There is more and more information published every day on adverse reactions to gluten.
We used to believe that if you did not have celiac disease, you would not have any issues with gluten. This does not seem to be true since there are different degrees of gluten intolerance. People who have celiac disease just have a very severe reaction to it.
A gastroenterologist and researcher at Harvard University has published a very interesting article on this subject(Fasano,A,2011).
The intestinal mucosa act as a barrier to protect us from pathogens and other particles that are not supposed to be absorbed into the blood. This is called intestinal permeability. Dr. Fasano explains that gliadin (a protein found in gluten) trigger IL-8 (an inflammatory cytokine) leading to recruitment of neutrophils. Neutrophils are a type of white blood cell which are activated as a part of the body’s defense mechanism.
Gliadin increases intestinal permeability through the release of a substance called zonulin. When the intestinal permeability increases we may absorb both pathogens (bacterias) and larger proteins not intended to be absorbed, triggering an inflammatory response.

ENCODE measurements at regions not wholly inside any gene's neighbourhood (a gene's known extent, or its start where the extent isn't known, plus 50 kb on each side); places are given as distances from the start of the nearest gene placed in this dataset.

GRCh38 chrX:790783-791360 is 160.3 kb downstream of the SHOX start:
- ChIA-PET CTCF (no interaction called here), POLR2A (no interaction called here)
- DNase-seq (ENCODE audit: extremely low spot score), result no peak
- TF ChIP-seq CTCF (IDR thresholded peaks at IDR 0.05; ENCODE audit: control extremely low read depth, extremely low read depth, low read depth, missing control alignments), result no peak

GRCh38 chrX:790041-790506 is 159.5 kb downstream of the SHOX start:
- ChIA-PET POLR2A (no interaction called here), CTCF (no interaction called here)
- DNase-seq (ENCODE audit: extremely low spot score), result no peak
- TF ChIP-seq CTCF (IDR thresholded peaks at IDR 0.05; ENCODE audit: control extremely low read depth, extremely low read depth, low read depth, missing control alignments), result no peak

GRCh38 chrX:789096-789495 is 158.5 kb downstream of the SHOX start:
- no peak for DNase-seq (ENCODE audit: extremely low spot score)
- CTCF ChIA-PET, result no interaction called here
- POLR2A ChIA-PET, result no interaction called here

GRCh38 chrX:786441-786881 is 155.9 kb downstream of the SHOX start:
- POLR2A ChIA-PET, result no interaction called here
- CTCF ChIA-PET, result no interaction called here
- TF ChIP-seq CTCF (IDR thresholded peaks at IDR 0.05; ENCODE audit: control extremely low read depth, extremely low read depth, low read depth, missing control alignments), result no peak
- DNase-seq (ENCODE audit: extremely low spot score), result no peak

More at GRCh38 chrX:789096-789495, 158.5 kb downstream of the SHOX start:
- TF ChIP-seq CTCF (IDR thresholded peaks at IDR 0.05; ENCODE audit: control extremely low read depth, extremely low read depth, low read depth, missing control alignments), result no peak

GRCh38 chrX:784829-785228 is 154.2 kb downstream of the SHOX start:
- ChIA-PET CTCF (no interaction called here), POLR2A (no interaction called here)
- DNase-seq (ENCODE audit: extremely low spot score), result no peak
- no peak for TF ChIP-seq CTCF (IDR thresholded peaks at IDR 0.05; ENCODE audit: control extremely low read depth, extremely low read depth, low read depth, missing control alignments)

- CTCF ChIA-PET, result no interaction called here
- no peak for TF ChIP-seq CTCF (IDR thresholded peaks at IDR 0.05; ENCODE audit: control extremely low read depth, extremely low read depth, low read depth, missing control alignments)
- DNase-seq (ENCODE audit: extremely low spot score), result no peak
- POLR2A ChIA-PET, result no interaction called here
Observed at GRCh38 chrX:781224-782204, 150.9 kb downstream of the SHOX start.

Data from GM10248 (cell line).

Gliadin also interacts with macrophages, another type of white blood cell. This establishes an inflammatory environment in the intestinal mucosa. Depending on genetic predisposition, we will then experience a more or less severe reaction. This may, for example, trigger an autoimmune response in someone who is predisposed to that.
In other words, it looks like gluten is triggering an inflammatory response in everybody, but because we don’t have exactly the same genes, we will not have exactly the same reaction.
Gluten is found in common grains, but gluten free grains are not without problems either because they elevate the blood glucose high.
There are; however, solutions to this which you will find in the “Learn to Eat“ program.